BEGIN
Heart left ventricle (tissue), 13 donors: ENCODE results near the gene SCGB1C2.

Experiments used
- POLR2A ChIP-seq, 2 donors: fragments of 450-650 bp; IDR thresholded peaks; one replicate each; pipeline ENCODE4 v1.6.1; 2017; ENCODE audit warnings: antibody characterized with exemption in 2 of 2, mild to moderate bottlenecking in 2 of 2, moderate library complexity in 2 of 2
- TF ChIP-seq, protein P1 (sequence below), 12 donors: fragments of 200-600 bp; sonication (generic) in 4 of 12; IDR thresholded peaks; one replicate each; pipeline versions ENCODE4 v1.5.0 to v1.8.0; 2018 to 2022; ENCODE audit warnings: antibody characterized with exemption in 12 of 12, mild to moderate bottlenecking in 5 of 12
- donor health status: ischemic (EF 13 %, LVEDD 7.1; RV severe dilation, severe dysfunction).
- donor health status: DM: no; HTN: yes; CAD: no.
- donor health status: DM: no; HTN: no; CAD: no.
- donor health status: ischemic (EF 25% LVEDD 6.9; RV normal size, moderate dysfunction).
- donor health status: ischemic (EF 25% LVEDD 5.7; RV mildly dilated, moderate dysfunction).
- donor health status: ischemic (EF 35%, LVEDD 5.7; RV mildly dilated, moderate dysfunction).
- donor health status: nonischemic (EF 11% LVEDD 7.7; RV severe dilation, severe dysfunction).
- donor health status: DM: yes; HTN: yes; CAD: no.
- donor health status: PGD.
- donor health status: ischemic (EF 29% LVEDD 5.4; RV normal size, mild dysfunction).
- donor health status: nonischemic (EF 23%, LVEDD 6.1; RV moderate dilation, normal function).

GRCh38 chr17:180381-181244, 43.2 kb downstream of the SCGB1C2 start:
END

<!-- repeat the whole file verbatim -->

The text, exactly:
Heart left ventricle (tissue), 13 donors: ENCODE results near the gene SCGB1C2.

Experiments used
- POLR2A ChIP-seq, 2 donors: fragments of 450-650 bp; IDR thresholded peaks; one replicate each; pipeline ENCODE4 v1.6.1; 2017; ENCODE audit warnings: antibody characterized with exemption in 2 of 2, mild to moderate bottlenecking in 2 of 2, moderate library complexity in 2 of 2
- TF ChIP-seq, protein P1 (sequence below), 12 donors: fragments of 200-600 bp; sonication (generic) in 4 of 12; IDR thresholded peaks; one replicate each; pipeline versions ENCODE4 v1.5.0 to v1.8.0; 2018 to 2022; ENCODE audit warnings: antibody characterized with exemption in 12 of 12, mild to moderate bottlenecking in 5 of 12
- donor health status: ischemic (EF 13 %, LVEDD 7.1; RV severe dilation, severe dysfunction).
- donor health status: DM: no; HTN: yes; CAD: no.
- donor health status: DM: no; HTN: no; CAD: no.
- donor health status: ischemic (EF 25% LVEDD 6.9; RV normal size, moderate dysfunction).
- donor health status: ischemic (EF 25% LVEDD 5.7; RV mildly dilated, moderate dysfunction).
- donor health status: ischemic (EF 35%, LVEDD 5.7; RV mildly dilated, moderate dysfunction).
- donor health status: nonischemic (EF 11% LVEDD 7.7; RV severe dilation, severe dysfunction).
- donor health status: DM: yes; HTN: yes; CAD: no.
- donor health status: PGD.
- donor health status: ischemic (EF 29% LVEDD 5.4; RV normal size, mild dysfunction).
- donor health status: nonischemic (EF 23%, LVEDD 6.1; RV moderate dilation, normal function).

GRCh38 chr17:180381-181244, 43.2 kb downstream of the SCGB1C2 start: